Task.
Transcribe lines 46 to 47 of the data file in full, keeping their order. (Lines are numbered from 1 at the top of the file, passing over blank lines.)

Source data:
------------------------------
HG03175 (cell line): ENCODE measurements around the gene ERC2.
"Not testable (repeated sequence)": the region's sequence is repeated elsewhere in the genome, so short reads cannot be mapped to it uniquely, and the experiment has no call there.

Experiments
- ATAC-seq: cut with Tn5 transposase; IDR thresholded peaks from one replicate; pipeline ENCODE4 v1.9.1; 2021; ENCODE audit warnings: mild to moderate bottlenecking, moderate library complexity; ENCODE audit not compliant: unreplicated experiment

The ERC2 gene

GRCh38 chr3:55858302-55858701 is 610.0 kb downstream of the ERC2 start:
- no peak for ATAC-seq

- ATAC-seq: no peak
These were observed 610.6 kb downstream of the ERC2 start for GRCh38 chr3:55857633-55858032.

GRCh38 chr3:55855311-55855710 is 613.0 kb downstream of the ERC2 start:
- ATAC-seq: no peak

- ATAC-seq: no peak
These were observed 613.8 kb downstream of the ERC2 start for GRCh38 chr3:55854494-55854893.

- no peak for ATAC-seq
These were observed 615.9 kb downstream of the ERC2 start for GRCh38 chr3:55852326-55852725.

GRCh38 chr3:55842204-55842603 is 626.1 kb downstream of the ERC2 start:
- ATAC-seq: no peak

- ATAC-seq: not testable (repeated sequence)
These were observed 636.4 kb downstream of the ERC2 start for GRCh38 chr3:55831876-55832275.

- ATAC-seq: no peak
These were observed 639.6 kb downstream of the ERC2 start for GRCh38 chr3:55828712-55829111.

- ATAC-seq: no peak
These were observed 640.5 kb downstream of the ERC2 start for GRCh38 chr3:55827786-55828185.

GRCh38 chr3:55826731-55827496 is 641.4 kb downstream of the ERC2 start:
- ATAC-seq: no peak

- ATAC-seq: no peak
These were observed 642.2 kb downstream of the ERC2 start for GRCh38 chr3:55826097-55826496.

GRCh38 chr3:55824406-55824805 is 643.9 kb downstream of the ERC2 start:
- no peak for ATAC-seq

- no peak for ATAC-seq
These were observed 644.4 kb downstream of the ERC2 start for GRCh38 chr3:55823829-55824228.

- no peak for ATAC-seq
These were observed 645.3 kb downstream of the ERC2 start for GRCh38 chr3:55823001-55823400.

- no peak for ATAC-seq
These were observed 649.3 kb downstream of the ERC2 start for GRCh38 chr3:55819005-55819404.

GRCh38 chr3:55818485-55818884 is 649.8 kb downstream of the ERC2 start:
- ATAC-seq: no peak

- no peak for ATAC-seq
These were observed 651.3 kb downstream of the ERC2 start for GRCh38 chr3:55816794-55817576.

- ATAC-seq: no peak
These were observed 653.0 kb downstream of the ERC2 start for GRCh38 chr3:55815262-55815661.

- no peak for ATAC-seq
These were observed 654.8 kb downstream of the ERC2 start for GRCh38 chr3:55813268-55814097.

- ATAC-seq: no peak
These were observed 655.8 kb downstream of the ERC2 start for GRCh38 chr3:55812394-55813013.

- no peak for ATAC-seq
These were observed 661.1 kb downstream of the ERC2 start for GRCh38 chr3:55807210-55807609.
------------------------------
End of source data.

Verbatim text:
- no peak for ATAC-seq
These were observed 661.1 kb downstream of the ERC2 start for GRCh38 chr3:55807210-55807609.